After all, a US ETF on Bitcoin has still not found SEC’s approval. While many different investment firms have already applied to launch a Bitcoin ETF, so far nobody has been successful. Rumor has it though, that a US Bitcoin ETF is ever more likely to be approved since the market around it has grown up and come a long way. This is also shown by the fact that the United States’ neighbor Canada has already launched two Bitcoin ETFs with a third one in the pipeline.
In the place of ETFs similar investment products like exchange-traded products (ETPs) have been running for quite a while already. The most prominent companies behind them are 21Shares, a crypto native company from Switzerland that has collected one billion assets in just two years as well as WisdomTree, a traditional ETF provider.
Remember: With every traditional investment vehicle you use to invest in bitcoin, your investment is exposed to counterparty risk. Although these companies are audited and regulated, there is no guarantee that things can’t go south. So, also for these investments, personal due diligence is of high importance.
Holding shares of crypto companies
Holding on to public companies that are dealing with crypto is an option some investors do consider. The most peculiar one is certainly MicroStrategy. This is a US software company that already owns 109,000 bitcoin currently worth more than five billion dollars. Because of their significant exposure, some observers have called their public stock a Bitcoin ETF in disguise, since if you hold Microstrategy’s shares, you are effectively participating in Bitcoin’s price movement.
The crypto exchange Coinbase is one of the industry’s darlings & publicly listed since April 14th 2021 are expected by many investors to be a good investment alternative to gain indirect exposure to bitcoin. As Raoul speculated on Twitter, Coinbase’s IPO could even have a short-term price impact on bitcoin.
What investing strategy to choose?
When investing in bitcoin, the most popular investment strategies boil down to some kind of dollar-cost averaging (DCA). You define an amount, a timeframe, and certain days on which you invest your money into bitcoin – and then you stick to it no matter what. This way you will smoothen out your average cost, buying when bitcoin has risen but also buying when bitcoin has dropped.
Choosing this rule-based strategy gives a person peace of mind. And the numbers also speak for themselves: If one had invested USD 100 a month over the last three years (starting the 20th of January 2018), one would have turned a total investment of USD $3,700 into exactly USD $16,710. If one had started five years ago, the total amount of USD $6,100 invested would currently be worth USD $115,017. As the saying has it: For many Bitcoiners, time in the market is better than timing the market. After all, dollar-cost averaging is perfectly in line with one of Bitcoin’s core philosophies: hodling. This simply means that a bitcoin investor holds on to his bitcoin no matter what the circumstances are.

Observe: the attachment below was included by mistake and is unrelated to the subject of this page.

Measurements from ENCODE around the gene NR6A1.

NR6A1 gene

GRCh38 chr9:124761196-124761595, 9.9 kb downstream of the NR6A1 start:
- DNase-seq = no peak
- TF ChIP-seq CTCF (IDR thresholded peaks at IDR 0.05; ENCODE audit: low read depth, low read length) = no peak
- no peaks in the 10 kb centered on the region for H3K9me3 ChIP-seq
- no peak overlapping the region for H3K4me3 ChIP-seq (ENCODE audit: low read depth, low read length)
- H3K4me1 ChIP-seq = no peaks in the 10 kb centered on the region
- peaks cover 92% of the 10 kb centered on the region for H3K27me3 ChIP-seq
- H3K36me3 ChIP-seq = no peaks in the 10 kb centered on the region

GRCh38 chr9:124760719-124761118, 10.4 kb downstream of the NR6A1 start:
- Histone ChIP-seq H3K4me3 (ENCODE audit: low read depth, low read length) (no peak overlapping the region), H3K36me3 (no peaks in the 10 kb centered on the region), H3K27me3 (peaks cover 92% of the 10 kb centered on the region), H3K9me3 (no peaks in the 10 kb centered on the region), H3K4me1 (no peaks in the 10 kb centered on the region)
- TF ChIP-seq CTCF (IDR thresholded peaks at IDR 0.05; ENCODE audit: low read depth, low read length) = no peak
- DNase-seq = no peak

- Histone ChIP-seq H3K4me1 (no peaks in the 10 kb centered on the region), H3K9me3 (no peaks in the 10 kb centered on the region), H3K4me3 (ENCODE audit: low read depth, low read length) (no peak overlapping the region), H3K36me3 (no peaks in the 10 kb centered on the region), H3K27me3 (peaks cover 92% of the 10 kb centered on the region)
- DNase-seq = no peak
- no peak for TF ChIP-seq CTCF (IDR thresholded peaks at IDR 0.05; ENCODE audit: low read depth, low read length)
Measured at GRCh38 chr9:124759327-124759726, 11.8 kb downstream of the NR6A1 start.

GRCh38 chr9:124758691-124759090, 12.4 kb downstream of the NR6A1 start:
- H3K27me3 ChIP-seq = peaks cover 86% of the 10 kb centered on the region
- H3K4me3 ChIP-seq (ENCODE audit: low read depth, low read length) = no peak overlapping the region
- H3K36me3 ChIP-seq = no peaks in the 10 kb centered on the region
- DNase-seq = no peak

Mind the hype cycle
Whoever masters the hodl philosophy is perfectly suited for the bitcoin market. Because of the volatility, this market is no easy pill to swallow. But bitcoin’s volatility is inherent to its design: Bitcoin has a built-in hype cycle. Because supply cuts occur every four years, a new bubble can build once prices start rising because demand is chasing fewer supply.
For the past three halvings, this has been the case. Following the halvings, Bitcoin’s price surged to new all-time highs, recently observable after the halving in 2020. It normally takes some time for the markets to adjust to the scarcer demand, meaning prices only start increasing several weeks or months after the halving. Once the unfolding bubble hits a new peak, the price crashes to a new higher low.
Because of this hype cycle, investors should be aware of where in the cycle we are. This can give indications, whether it is a good time to invest a larger sum of money. For investors that have decided to do dollar-cost averaging for a few years into the future, short-term market movements are of no particular relevance.
As always, people want to get detailed answers to questions like “should I invest in bitcoin” or “how much to invest”. But there are no responses to such questions. If one sees any merit in a scarce digital bearer instrument, it might well be worth it to invest some money. If one is ready to invest but does not want to deal with coins themselves, traditional products like the ones mentioned above might do it. Concerning the amount, there is really only one piece of advice: Never invest more than you are comfortable losing.